Okay – so you’re sure (or quite sure) that you don’t want to study a science subject at university. But you’re here because you’re on the fence about taking Maths A-Level. You think there might be some value in it – perhaps because people keep telling you it’s a subject worth taking, or perhaps you feel this yourself intuitively, but want more facts.

Mathematics is the most popular A-level subject: in 2019, it was taken by 86,185 students in the UK, more than 20,000 more than the next most popular subject, Biology.^{1 }Total entries have grown steadily over time, as shown in the following graph (which also partially reflects demographic changes in the number of 18-year-olds).^{2}

But *why *is it so popular, and why should *you *take it? It’s a decision that you should make for yourself, and you’ve already made a good first step by seeking out information so that you can make an informed choice.

**What’s the point of studying Maths A-Level?**

1) Maths teaches you to think logically and systematically to solve problems (not just maths problems)

When you solve a maths problem, you have to define your terms and the assumptions you’re making. This methodical approach is transferrable, for instance, to the kind of research you might do if you study a social sciences degree at university.

Being able to tackle a complex question and break down your thinking into logical steps is the essence of solving a maths problem – and of constructing a logical argument in answer to an essay question! The two tasks are different, of course: they require different sets of complementary skills, and their answers are expressed in different language. But there is enough overlap between the fundamental structured thinking skills required that a grounding in one skillset can bring helpful insights to the other.

In the workplace, the ability to work systematically and logically to devise plans and execute projects is often highly valued. Whilst studying Maths A-Level isn’t the only way to develop these skills, it provides a solid and demonstrable foundation.

In short, Maths teaches you to structure your thinking – and this may serve you well in many things you may wish to do in the future in terms of work or study.

2) Maths keeps doors open for future (well-paid) careers

In an increasingly data-driven world, many companies value numerical competence in order to interpret graphs and data. Many graduate jobs which are open to applicants from all degree backgrounds require candidates to score well in a numerical skills or numerical reasoning test. Studying A-Level Maths will give you the confidence and practice to succeed in these tests.

There is also significant evidence that if you take A-Level Maths, you are more likely to earn more in your career. A study from 2016 suggested that those who took A-Level Mathematics earned 11% more in their early 30s than those who did not.^{3}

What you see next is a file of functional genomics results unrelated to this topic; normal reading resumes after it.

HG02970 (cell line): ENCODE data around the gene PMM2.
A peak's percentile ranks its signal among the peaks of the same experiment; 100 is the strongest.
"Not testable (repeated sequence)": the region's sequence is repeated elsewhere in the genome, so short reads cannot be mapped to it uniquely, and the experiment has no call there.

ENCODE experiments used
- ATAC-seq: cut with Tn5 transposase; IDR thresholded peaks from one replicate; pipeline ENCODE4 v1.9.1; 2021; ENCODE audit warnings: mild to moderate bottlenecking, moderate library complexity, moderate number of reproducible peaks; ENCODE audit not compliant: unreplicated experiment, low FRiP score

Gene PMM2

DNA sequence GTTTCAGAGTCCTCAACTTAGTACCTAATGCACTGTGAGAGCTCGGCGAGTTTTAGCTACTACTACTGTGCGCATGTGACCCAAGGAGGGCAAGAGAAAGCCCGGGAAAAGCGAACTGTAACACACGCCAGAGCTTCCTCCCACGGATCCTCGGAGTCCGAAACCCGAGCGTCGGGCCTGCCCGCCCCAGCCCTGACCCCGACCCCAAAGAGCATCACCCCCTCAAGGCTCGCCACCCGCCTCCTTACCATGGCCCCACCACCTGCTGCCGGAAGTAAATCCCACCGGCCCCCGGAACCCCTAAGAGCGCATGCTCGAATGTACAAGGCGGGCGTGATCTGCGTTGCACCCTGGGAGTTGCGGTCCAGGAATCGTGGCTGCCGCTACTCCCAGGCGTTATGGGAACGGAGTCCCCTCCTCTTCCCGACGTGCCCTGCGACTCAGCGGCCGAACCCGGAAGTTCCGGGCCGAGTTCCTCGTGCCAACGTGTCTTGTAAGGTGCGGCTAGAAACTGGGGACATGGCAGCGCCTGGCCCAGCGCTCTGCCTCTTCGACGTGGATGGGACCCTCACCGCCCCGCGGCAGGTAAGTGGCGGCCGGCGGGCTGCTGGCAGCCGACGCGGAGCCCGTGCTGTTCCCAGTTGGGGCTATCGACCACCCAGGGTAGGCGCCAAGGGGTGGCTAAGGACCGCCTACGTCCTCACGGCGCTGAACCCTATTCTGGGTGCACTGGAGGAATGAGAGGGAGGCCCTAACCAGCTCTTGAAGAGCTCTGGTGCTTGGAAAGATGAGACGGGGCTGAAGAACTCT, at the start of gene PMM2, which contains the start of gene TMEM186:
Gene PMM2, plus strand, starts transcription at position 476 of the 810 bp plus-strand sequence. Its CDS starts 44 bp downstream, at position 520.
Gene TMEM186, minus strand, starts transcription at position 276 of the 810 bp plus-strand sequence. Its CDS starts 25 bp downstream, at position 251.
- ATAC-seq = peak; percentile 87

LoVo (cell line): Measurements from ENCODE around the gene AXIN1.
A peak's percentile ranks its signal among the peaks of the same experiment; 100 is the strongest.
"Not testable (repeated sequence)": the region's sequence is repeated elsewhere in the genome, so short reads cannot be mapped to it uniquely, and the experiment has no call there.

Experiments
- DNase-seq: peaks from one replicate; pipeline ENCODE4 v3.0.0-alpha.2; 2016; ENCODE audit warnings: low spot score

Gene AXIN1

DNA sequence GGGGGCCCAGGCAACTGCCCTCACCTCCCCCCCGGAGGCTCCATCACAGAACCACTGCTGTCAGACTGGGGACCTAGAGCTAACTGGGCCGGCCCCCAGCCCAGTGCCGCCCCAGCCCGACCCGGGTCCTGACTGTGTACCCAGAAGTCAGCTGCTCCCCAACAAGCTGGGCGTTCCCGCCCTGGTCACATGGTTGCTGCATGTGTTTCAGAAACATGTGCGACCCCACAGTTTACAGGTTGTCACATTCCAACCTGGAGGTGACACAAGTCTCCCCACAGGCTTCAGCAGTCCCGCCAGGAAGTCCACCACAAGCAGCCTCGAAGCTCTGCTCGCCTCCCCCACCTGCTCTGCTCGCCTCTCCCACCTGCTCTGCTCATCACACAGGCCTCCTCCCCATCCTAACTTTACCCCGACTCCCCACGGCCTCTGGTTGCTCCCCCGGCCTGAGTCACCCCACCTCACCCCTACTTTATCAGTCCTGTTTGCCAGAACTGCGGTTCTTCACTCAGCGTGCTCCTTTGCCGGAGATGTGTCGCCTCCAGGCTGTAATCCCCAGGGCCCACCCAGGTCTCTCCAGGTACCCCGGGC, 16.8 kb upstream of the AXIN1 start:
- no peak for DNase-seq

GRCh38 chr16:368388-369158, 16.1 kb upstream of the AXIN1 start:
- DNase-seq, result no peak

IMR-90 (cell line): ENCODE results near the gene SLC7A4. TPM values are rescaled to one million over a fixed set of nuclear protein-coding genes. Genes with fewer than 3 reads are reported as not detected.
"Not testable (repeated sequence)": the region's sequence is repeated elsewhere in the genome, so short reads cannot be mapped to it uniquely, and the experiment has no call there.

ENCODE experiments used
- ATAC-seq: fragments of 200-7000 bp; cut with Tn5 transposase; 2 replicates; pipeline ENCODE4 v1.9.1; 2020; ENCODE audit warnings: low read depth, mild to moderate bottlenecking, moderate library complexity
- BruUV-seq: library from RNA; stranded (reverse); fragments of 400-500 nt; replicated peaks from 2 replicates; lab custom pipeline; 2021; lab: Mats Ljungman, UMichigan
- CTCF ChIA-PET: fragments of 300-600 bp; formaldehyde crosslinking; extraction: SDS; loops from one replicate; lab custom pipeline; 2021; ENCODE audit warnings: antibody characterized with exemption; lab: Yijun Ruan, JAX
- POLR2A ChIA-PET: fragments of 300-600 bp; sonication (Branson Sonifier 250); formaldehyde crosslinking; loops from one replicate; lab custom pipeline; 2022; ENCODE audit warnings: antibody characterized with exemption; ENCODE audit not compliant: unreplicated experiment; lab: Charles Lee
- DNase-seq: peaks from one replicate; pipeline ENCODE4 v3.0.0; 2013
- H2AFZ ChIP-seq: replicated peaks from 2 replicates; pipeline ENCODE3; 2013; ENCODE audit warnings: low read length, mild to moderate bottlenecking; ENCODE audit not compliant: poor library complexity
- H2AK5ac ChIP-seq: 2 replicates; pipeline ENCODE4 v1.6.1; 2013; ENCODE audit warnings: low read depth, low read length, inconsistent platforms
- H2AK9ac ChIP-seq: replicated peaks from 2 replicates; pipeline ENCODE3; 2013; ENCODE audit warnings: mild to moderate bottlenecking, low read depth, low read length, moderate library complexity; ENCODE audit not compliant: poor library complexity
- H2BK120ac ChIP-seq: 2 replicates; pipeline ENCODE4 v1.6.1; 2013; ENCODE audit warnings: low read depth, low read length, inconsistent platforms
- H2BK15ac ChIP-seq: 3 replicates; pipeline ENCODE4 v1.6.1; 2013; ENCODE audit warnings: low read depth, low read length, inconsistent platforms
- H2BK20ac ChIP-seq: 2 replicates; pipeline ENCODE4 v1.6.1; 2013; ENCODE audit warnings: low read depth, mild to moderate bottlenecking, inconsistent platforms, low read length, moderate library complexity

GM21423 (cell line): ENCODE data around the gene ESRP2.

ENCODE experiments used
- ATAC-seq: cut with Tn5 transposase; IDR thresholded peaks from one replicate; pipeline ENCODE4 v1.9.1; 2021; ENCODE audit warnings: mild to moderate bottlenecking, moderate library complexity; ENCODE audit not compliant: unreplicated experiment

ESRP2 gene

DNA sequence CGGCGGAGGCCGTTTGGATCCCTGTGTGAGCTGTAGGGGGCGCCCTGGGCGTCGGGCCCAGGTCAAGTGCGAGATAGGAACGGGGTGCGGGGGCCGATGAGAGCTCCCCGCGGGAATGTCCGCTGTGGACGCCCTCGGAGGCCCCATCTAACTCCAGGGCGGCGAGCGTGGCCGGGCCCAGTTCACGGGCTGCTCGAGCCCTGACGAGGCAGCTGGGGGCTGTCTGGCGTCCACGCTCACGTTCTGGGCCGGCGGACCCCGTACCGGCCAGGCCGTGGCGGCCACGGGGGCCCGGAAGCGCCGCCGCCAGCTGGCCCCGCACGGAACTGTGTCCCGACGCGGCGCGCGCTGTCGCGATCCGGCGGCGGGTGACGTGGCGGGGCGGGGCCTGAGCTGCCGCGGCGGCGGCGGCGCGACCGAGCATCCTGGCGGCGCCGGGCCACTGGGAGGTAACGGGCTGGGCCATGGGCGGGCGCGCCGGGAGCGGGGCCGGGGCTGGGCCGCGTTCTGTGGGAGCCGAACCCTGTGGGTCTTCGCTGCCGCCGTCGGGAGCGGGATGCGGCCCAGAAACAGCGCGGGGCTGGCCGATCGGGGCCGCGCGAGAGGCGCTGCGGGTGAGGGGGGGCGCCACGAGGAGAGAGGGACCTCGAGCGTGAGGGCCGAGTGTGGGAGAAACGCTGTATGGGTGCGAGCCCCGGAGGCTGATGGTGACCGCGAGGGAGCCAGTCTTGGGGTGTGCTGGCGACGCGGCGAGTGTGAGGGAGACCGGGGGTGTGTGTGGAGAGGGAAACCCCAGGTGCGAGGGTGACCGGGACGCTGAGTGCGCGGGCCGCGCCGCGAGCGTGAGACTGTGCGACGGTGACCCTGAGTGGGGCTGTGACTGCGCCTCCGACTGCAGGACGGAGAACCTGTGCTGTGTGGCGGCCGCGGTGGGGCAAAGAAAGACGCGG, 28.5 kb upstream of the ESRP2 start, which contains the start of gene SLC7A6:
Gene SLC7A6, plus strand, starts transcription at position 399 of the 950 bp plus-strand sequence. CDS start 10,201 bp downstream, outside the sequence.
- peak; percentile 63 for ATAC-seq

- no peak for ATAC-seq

**When will I even use what I learn doing Maths A-Level?**

3) Maths is inescapable in everyday adult life

Aside from the applications in work and study described above, a firm grasp of mathematics is helpful in everyday life for things like interpreting graphs and statistics in news reports and managing personal finances. GCSE Maths equips you with some good basics, but A-Level Maths will secure you with the knowledge and confidence to carry out tasks you’re likely to want to do in the future, such as: work out the best way to pay off student debts, choose the most cost-effective mortgage, and make sensible investments.

**What if I find Maths difficult? **

4) Support is available! Don’t be afraid to ask for help!

If you struggle with Maths and are considering taking it for A-Level – kudos for you for being the kind of person who is willing to take on a challenge. A growth mindset* will take you far in life.

Let’s be clear – if you find Maths difficult, that doesn’t simply mean you’re no good at it. Perhaps you could do with some more practice, or perhaps you could do with someone to explain a concept again to you in a slightly different way. Perhaps video explanations of difficult concepts which you can pause and rewind and play again might help you to make sense of things. Maybe interactive graphs which help you to visualise functions and formulae will help those numbers and letters on the page become less intimidating. (This is one of the ways in which MathSpire can support you.) Other online resources and apps are available too – you only have to look! Don’t forget that your teacher is there to support you – don’t be afraid to ask for help if you need it.

The purpose of school is to build your knowledge, skills, and confidence for the future. Taking a subject which you don’t find the easiest may be a valuable experience in which you demonstrate resilience (by working through challenge) and resourcefulness (by seeking out the materials you need to succeed).

**In summary…**

If Maths isn’t your favourite subject, and you don’t plan on studying a higher education qualification in which it will be directly useful, A-Level Maths might not seem particularly appealing in the short-term. The long-term advantages, however, of the skills that you gain from studying Maths, may serve you well in the future. If you’re hesitant because you find Maths difficult, overcoming a challenge might be good motivation, and there are plenty of tools to help you! And, who knows – as you get better at Maths, you’ll probably find that you enjoy it more!

References

^{1} Ofqual. (2019). *Entries for GCSE, AS and A Level: Summer 2019 exam series*. Coventry: Ofqual, p.8.

^{2} Graph plotted from data retrieved from: Ofqual, *Data tables for provisional entries for GCSE, AS and A Level: Summer 2019 exam series*.

^{3} Adkins, M. and Noyes, A. (2016). ‘Reassessing the economic value of advanced level mathematics’, *British Educational Research Journal*, 42(1), pp.93-116.